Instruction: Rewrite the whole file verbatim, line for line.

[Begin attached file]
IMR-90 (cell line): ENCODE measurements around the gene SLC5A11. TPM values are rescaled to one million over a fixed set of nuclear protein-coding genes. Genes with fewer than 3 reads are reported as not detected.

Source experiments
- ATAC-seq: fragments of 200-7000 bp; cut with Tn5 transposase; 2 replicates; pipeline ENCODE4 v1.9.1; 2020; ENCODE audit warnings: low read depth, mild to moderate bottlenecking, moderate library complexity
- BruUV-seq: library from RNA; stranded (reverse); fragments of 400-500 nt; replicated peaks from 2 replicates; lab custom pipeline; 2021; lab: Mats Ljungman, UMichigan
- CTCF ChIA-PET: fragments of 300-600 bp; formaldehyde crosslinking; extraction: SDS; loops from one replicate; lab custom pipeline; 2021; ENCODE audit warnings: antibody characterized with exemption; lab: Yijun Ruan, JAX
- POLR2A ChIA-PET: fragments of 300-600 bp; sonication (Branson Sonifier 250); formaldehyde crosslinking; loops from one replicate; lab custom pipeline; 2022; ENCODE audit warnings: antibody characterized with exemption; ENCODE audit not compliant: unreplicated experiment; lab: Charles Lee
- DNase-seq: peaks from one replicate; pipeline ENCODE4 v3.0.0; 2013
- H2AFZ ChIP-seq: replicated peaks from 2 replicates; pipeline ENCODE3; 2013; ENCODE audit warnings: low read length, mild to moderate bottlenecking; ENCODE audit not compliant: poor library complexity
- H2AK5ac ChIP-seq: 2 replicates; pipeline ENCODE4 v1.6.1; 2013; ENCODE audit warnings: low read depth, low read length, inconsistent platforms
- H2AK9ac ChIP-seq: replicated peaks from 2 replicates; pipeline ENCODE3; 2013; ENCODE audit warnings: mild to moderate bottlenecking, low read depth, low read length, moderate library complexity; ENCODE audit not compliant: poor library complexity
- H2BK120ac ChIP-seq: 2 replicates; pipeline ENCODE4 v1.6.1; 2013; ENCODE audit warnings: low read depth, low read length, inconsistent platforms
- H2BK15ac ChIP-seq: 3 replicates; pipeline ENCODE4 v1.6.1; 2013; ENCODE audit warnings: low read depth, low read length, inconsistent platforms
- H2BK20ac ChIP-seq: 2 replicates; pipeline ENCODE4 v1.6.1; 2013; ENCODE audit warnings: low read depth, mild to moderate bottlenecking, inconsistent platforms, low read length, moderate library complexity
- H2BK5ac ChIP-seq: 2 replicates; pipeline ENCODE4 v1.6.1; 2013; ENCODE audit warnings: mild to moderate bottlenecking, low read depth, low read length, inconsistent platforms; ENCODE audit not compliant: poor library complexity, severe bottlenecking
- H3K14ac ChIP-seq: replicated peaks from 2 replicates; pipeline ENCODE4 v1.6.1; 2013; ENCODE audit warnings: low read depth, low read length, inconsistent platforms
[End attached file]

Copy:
IMR-90 (cell line): ENCODE measurements around the gene SLC5A11. TPM values are rescaled to one million over a fixed set of nuclear protein-coding genes. Genes with fewer than 3 reads are reported as not detected.

Source experiments
- ATAC-seq: fragments of 200-7000 bp; cut with Tn5 transposase; 2 replicates; pipeline ENCODE4 v1.9.1; 2020; ENCODE audit warnings: low read depth, mild to moderate bottlenecking, moderate library complexity
- BruUV-seq: library from RNA; stranded (reverse); fragments of 400-500 nt; replicated peaks from 2 replicates; lab custom pipeline; 2021; lab: Mats Ljungman, UMichigan
- CTCF ChIA-PET: fragments of 300-600 bp; formaldehyde crosslinking; extraction: SDS; loops from one replicate; lab custom pipeline; 2021; ENCODE audit warnings: antibody characterized with exemption; lab: Yijun Ruan, JAX
- POLR2A ChIA-PET: fragments of 300-600 bp; sonication (Branson Sonifier 250); formaldehyde crosslinking; loops from one replicate; lab custom pipeline; 2022; ENCODE audit warnings: antibody characterized with exemption; ENCODE audit not compliant: unreplicated experiment; lab: Charles Lee
- DNase-seq: peaks from one replicate; pipeline ENCODE4 v3.0.0; 2013
- H2AFZ ChIP-seq: replicated peaks from 2 replicates; pipeline ENCODE3; 2013; ENCODE audit warnings: low read length, mild to moderate bottlenecking; ENCODE audit not compliant: poor library complexity
- H2AK5ac ChIP-seq: 2 replicates; pipeline ENCODE4 v1.6.1; 2013; ENCODE audit warnings: low read depth, low read length, inconsistent platforms
- H2AK9ac ChIP-seq: replicated peaks from 2 replicates; pipeline ENCODE3; 2013; ENCODE audit warnings: mild to moderate bottlenecking, low read depth, low read length, moderate library complexity; ENCODE audit not compliant: poor library complexity
- H2BK120ac ChIP-seq: 2 replicates; pipeline ENCODE4 v1.6.1; 2013; ENCODE audit warnings: low read depth, low read length, inconsistent platforms
- H2BK15ac ChIP-seq: 3 replicates; pipeline ENCODE4 v1.6.1; 2013; ENCODE audit warnings: low read depth, low read length, inconsistent platforms
- H2BK20ac ChIP-seq: 2 replicates; pipeline ENCODE4 v1.6.1; 2013; ENCODE audit warnings: low read depth, mild to moderate bottlenecking, inconsistent platforms, low read length, moderate library complexity
- H2BK5ac ChIP-seq: 2 replicates; pipeline ENCODE4 v1.6.1; 2013; ENCODE audit warnings: mild to moderate bottlenecking, low read depth, low read length, inconsistent platforms; ENCODE audit not compliant: poor library complexity, severe bottlenecking
- H3K14ac ChIP-seq: replicated peaks from 2 replicates; pipeline ENCODE4 v1.6.1; 2013; ENCODE audit warnings: low read depth, low read length, inconsistent platforms